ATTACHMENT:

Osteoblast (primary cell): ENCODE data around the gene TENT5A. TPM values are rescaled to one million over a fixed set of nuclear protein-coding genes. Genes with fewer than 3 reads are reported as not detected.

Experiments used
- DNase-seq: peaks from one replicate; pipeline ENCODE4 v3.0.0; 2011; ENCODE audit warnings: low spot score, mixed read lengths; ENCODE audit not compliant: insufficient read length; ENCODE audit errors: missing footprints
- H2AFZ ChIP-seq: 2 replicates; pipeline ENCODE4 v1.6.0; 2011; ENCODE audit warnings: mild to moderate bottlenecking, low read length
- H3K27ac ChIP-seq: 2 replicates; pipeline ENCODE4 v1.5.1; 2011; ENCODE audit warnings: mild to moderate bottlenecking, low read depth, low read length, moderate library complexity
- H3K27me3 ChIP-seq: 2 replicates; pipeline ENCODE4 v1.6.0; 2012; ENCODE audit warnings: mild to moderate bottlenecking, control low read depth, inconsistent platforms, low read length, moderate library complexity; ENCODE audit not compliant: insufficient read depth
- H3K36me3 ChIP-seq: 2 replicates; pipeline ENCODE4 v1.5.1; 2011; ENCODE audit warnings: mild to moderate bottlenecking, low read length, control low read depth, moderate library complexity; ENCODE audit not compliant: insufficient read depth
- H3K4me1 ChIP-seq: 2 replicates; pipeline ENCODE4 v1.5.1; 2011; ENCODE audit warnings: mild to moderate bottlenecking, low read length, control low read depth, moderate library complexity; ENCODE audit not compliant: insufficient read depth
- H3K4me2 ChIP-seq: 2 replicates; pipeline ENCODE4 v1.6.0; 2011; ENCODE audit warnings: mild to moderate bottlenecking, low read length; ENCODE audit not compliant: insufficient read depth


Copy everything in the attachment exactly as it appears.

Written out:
Osteoblast (primary cell): ENCODE data around the gene TENT5A. TPM values are rescaled to one million over a fixed set of nuclear protein-coding genes. Genes with fewer than 3 reads are reported as not detected.

Experiments used
- DNase-seq: peaks from one replicate; pipeline ENCODE4 v3.0.0; 2011; ENCODE audit warnings: low spot score, mixed read lengths; ENCODE audit not compliant: insufficient read length; ENCODE audit errors: missing footprints
- H2AFZ ChIP-seq: 2 replicates; pipeline ENCODE4 v1.6.0; 2011; ENCODE audit warnings: mild to moderate bottlenecking, low read length
- H3K27ac ChIP-seq: 2 replicates; pipeline ENCODE4 v1.5.1; 2011; ENCODE audit warnings: mild to moderate bottlenecking, low read depth, low read length, moderate library complexity
- H3K27me3 ChIP-seq: 2 replicates; pipeline ENCODE4 v1.6.0; 2012; ENCODE audit warnings: mild to moderate bottlenecking, control low read depth, inconsistent platforms, low read length, moderate library complexity; ENCODE audit not compliant: insufficient read depth
- H3K36me3 ChIP-seq: 2 replicates; pipeline ENCODE4 v1.5.1; 2011; ENCODE audit warnings: mild to moderate bottlenecking, low read length, control low read depth, moderate library complexity; ENCODE audit not compliant: insufficient read depth
- H3K4me1 ChIP-seq: 2 replicates; pipeline ENCODE4 v1.5.1; 2011; ENCODE audit warnings: mild to moderate bottlenecking, low read length, control low read depth, moderate library complexity; ENCODE audit not compliant: insufficient read depth
- H3K4me2 ChIP-seq: 2 replicates; pipeline ENCODE4 v1.6.0; 2011; ENCODE audit warnings: mild to moderate bottlenecking, low read length; ENCODE audit not compliant: insufficient read depth